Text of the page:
In all nuclear power generating countries, spent nuclear fuel and long lived radioactive-waste management is an important environmental issue today. Disposal in deep clay geological formations is one of the promising options to dispose of these waste. An important item for the long-term safety of underground disposal is the proper evaluation of the Damaged Zone (DZ) in the clay host rock. The DZ is defined here as the zone of the host-rock with Thermo Hydro Mechanical and Chemical (THMC) modifications induced by the repository, with major changes in the transport properties of radionuclides. These transport properties are the low permeability of clays, a slow diffusive transport combined with the absence of preferential migration pathways for solutes and some sealing capacity. The DZ can therefore be considered as the part of the disturbed zone (dZ), which could impact the Safety Functions of the host-rock.
The priorities of the TIMODAZ project have been set on the study of the combined effect of the Excavation Disturbed Zone (EdZ) and the thermal impact on the host rocks around a radioactive waste disposal. More specifically the extent and the evolution of the Damaged Zone inside the disturbed zone will be assessed.
The TIMODAZ project will study the inter-related processes involved in the evolution of the clay during the thermal transient. Three types of clay will be investigated: the Boom Clay, the Opalinus Clay and the Callovo-Oxfordian argilitte. Even if the characteristics of these clays are different, the THM processes governing the fracturing and the sealing present some similarities.
In order to strengthen our knowledge of fracturing and the sealing processes under evolving thermal conditions, specific laboratory tests will be performed. In particular, the effects of temperature on damaged clay as well as on clay properties will be investigated. Special attention will be given to study the possibility of the creation of an irreversible damage. The tests include the study of desaturation/resaturation processes at ambient and higher temperatures. The recent developments in transmission/emission tomography are promising to study heterogeneities and the evolution of fractures, density and water content of samples during temperature-controlled geomechanical tests. Some tests will be complemented with a radionuclide migration test, in order to evaluate any possible relict of preferential migration along the sealed fracture. Different chemical conditions will be considered: chemical undisturbed, oxidised and alkaline environment. Mineralogical analyses will be performed and linked to the hydromechanical observations. These laboratory tests will provide the necessary data for the numerical models to be used in TIMODAZ.
Results from previous and current THM in-situ tests will be available for the project. An additional small scale in-situ THM test will be conducted at Mont Terri as an extension of the SELFRAC test configuration. The results of these in-situ tests will be very useful to provide the link between pure lab testing and full scale tests. Different numerical codes will be evaluated by participation in benchmark tests for modelling of THM processes in clays. Sealing and chemical processes induced by THM phenomena will also be incorporated in some computer codes.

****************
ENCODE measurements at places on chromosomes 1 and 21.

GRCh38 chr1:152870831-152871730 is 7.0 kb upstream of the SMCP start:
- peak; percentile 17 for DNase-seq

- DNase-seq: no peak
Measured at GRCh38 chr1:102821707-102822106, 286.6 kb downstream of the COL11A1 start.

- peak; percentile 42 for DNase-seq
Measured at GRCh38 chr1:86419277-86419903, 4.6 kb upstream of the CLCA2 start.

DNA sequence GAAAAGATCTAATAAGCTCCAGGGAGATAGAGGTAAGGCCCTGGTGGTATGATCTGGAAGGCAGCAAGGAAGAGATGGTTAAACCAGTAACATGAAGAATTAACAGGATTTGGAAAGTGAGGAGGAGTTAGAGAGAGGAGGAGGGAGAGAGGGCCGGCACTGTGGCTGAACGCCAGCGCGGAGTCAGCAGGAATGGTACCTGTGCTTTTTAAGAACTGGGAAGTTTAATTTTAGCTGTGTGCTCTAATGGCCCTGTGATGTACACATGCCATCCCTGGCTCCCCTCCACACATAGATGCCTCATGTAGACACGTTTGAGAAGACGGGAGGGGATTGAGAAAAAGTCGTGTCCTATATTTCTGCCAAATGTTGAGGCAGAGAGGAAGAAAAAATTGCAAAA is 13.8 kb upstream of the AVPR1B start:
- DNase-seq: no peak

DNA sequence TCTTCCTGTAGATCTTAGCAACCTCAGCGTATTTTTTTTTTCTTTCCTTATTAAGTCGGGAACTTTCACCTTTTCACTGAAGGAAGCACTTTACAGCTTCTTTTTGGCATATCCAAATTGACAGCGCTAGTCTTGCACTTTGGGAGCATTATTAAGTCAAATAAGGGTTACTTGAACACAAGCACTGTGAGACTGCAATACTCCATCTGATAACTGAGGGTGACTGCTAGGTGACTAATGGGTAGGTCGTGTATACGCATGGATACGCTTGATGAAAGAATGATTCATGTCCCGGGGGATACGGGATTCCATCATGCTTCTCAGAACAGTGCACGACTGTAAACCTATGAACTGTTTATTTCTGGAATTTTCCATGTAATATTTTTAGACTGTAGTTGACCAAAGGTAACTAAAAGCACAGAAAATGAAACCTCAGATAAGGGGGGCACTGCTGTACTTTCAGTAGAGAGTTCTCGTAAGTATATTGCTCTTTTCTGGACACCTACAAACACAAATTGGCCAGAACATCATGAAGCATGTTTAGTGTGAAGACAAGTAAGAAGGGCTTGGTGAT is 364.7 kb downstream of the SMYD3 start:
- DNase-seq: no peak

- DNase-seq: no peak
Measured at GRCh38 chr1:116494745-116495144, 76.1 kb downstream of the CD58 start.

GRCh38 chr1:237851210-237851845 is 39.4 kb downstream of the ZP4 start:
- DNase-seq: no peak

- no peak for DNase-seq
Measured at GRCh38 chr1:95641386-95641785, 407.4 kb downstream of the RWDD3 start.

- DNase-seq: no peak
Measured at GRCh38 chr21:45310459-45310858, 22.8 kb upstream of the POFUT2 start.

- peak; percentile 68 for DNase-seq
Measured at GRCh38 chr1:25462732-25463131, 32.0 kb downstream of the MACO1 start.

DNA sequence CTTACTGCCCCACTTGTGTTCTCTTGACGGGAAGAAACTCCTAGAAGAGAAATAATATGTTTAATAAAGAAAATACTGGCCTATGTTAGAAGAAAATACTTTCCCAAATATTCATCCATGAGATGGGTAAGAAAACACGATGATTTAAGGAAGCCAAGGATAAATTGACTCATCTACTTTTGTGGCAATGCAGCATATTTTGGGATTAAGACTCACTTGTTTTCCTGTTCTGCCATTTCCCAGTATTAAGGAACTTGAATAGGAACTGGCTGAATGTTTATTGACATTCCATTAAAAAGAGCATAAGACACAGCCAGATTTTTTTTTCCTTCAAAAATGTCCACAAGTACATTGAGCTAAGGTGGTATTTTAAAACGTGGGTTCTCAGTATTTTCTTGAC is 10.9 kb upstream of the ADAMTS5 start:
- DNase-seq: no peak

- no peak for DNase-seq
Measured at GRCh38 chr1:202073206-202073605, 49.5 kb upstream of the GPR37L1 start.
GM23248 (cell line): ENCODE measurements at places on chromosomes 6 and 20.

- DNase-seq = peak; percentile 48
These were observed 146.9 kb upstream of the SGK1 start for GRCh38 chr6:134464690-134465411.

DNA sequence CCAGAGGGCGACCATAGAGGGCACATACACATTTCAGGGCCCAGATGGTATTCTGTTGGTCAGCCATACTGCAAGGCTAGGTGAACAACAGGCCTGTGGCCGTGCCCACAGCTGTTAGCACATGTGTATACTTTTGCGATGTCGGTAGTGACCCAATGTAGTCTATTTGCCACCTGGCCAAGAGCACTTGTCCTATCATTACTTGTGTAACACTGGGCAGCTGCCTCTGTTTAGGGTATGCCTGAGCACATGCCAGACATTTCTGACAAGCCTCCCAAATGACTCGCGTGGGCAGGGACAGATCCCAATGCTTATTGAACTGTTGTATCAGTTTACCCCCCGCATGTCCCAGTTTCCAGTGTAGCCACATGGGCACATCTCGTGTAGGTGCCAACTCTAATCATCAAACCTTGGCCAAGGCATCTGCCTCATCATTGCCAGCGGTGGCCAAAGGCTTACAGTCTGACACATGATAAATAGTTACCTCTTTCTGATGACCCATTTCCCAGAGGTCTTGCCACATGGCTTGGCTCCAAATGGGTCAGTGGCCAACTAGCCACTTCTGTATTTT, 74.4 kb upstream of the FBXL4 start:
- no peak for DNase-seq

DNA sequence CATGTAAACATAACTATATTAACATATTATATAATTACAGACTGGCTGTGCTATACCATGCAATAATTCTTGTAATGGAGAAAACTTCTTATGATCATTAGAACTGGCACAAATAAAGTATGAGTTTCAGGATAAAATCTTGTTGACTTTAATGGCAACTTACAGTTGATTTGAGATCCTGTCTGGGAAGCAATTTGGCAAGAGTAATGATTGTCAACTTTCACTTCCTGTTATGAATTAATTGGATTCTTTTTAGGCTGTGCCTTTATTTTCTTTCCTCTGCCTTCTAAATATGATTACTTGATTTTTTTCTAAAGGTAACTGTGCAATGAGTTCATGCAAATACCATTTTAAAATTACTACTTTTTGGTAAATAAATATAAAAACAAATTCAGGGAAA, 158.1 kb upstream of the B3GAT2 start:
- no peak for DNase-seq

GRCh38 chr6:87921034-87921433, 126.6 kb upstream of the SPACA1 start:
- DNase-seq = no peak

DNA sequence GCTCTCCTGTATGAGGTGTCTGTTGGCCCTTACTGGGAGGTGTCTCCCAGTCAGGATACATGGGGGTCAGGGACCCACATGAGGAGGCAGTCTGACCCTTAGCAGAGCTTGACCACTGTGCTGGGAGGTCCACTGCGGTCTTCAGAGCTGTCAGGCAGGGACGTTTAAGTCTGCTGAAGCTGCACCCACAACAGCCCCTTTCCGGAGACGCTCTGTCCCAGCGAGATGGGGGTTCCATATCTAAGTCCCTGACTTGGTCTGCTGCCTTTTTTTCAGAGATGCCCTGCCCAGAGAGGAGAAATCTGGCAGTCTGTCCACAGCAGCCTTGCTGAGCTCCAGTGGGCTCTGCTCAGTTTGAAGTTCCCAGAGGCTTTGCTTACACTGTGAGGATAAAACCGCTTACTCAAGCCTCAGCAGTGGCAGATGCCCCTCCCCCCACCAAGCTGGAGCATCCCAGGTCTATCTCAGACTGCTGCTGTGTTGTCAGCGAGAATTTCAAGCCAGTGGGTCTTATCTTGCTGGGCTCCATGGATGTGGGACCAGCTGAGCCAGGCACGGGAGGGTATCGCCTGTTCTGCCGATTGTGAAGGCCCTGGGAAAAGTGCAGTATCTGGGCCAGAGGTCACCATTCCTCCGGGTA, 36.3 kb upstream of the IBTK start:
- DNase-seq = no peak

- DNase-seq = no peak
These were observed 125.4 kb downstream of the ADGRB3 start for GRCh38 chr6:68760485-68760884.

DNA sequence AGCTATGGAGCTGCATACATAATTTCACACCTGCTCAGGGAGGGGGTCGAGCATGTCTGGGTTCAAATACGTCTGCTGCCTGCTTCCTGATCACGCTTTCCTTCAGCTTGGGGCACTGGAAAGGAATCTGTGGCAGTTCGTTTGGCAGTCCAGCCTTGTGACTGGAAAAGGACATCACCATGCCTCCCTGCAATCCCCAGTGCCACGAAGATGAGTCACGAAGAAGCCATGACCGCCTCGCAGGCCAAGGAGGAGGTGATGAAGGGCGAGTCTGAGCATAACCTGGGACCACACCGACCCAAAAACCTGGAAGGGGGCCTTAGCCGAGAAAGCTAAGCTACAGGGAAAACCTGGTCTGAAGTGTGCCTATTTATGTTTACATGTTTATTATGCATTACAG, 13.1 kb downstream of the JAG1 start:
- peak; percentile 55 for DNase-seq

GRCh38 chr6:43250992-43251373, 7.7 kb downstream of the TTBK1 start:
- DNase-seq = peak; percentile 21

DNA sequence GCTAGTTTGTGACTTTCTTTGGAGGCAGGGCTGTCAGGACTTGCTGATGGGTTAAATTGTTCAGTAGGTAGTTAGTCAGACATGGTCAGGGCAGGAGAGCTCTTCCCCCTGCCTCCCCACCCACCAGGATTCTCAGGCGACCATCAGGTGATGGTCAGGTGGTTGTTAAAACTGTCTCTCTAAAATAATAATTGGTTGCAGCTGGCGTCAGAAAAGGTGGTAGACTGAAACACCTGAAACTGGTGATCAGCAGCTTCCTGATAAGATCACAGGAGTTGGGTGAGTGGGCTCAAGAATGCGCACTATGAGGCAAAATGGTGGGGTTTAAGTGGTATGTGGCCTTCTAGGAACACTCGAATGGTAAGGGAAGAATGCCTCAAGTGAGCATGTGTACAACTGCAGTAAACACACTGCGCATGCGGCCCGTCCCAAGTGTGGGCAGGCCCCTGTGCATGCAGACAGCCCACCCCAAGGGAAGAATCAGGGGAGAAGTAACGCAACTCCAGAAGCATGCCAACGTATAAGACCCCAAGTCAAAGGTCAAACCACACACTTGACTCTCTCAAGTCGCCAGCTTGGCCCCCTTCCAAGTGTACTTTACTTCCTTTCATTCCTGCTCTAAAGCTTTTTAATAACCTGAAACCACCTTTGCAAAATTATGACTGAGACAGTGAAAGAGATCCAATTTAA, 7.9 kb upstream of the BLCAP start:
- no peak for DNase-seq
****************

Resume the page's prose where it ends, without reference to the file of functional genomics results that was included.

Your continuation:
The thermal impact on the stability of the gallery lining will also be investigated. This issue is particularly important in term of operational safety when the retrievability of the radioactive waste is considered.
The modelling work together with the results of the lab and the in-situ tests should give clear indication on the evolution of the DZ with time upon temperature evolution. An important objective of the project will be to perform predictive simulations of the large scale heater experiment PRACLAY that will be performed in the HADES underground research facility at Mol in Belgium.
The results of the TIMODAZ project will be situated in the context of the long term performance of a repository. All of the experimental works to be performed in TIMODAZ will contribute to a better understanding of the processes occurring within the clay around a disposal system for heat-emitting waste in clay during the thermal transient phase. As this transient should span over several centuries, the development and testing of sound, phenomenology-based models is an essential step towards meeting the Safety Case requirement of adequate understanding of the long-term evolution.
The TIMODAZ project will answer to the following key questions:
- What will be the clay evolution around a disposal system of heat-emitting waste during the thermal period?
- What are the uncertainties on the evolution of the EDZ and TDZ? How can these uncertainties be dealt with?
- How are the clay properties modified as a result of the thermal, mechanical and chemical conditions during the thermal period?
- Under which temperature conditions do the changes in clay properties become irreversible?
- What is the extent of the alterations from a PA point of view?
The knowledge gained within the TIMODAZ project will allow to assess the significance of the TDZ (Thermal Damaged Zone) in the safety case for disposal in clay host rock and provide direct feedback to repository design teams. In order to ensure an appropriate and continuous link between the end-user needs and the priorities of the TIMODAZ project, the following end-user group has been constituted: ONDRAF/NIRAS (BE), NAGRA (CH), ANDRA (FR), RAWRA (CZ), ARAO (SI) and RATA (LT). This group will be active throughout the duration of the project.